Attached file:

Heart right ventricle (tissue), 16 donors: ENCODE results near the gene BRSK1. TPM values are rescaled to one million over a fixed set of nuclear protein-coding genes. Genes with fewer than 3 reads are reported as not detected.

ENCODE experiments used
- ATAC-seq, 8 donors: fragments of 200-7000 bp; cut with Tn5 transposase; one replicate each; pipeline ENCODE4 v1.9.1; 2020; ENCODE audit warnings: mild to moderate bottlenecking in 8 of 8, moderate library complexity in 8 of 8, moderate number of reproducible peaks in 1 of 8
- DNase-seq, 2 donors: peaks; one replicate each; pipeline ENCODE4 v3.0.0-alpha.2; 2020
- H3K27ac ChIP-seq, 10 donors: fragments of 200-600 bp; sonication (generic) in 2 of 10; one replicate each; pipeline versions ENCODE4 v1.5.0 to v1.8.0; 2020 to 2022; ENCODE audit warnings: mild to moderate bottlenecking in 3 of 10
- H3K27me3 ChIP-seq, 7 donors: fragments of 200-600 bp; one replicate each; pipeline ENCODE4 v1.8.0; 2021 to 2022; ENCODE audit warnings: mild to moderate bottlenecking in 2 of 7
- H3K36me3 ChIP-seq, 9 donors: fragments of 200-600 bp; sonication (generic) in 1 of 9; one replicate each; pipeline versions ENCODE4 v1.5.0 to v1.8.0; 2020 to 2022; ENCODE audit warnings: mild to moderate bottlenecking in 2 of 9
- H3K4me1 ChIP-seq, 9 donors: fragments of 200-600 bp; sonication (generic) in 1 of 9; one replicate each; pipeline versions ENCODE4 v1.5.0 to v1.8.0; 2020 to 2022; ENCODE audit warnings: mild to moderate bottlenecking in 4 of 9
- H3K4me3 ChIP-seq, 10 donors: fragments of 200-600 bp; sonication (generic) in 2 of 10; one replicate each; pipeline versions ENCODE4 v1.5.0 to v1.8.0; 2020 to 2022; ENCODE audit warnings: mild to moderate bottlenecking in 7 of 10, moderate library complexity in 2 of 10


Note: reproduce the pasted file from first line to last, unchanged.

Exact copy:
Heart right ventricle (tissue), 16 donors: ENCODE results near the gene BRSK1. TPM values are rescaled to one million over a fixed set of nuclear protein-coding genes. Genes with fewer than 3 reads are reported as not detected.

ENCODE experiments used
- ATAC-seq, 8 donors: fragments of 200-7000 bp; cut with Tn5 transposase; one replicate each; pipeline ENCODE4 v1.9.1; 2020; ENCODE audit warnings: mild to moderate bottlenecking in 8 of 8, moderate library complexity in 8 of 8, moderate number of reproducible peaks in 1 of 8
- DNase-seq, 2 donors: peaks; one replicate each; pipeline ENCODE4 v3.0.0-alpha.2; 2020
- H3K27ac ChIP-seq, 10 donors: fragments of 200-600 bp; sonication (generic) in 2 of 10; one replicate each; pipeline versions ENCODE4 v1.5.0 to v1.8.0; 2020 to 2022; ENCODE audit warnings: mild to moderate bottlenecking in 3 of 10
- H3K27me3 ChIP-seq, 7 donors: fragments of 200-600 bp; one replicate each; pipeline ENCODE4 v1.8.0; 2021 to 2022; ENCODE audit warnings: mild to moderate bottlenecking in 2 of 7
- H3K36me3 ChIP-seq, 9 donors: fragments of 200-600 bp; sonication (generic) in 1 of 9; one replicate each; pipeline versions ENCODE4 v1.5.0 to v1.8.0; 2020 to 2022; ENCODE audit warnings: mild to moderate bottlenecking in 2 of 9
- H3K4me1 ChIP-seq, 9 donors: fragments of 200-600 bp; sonication (generic) in 1 of 9; one replicate each; pipeline versions ENCODE4 v1.5.0 to v1.8.0; 2020 to 2022; ENCODE audit warnings: mild to moderate bottlenecking in 4 of 9
- H3K4me3 ChIP-seq, 10 donors: fragments of 200-600 bp; sonication (generic) in 2 of 10; one replicate each; pipeline versions ENCODE4 v1.5.0 to v1.8.0; 2020 to 2022; ENCODE audit warnings: mild to moderate bottlenecking in 7 of 10, moderate library complexity in 2 of 10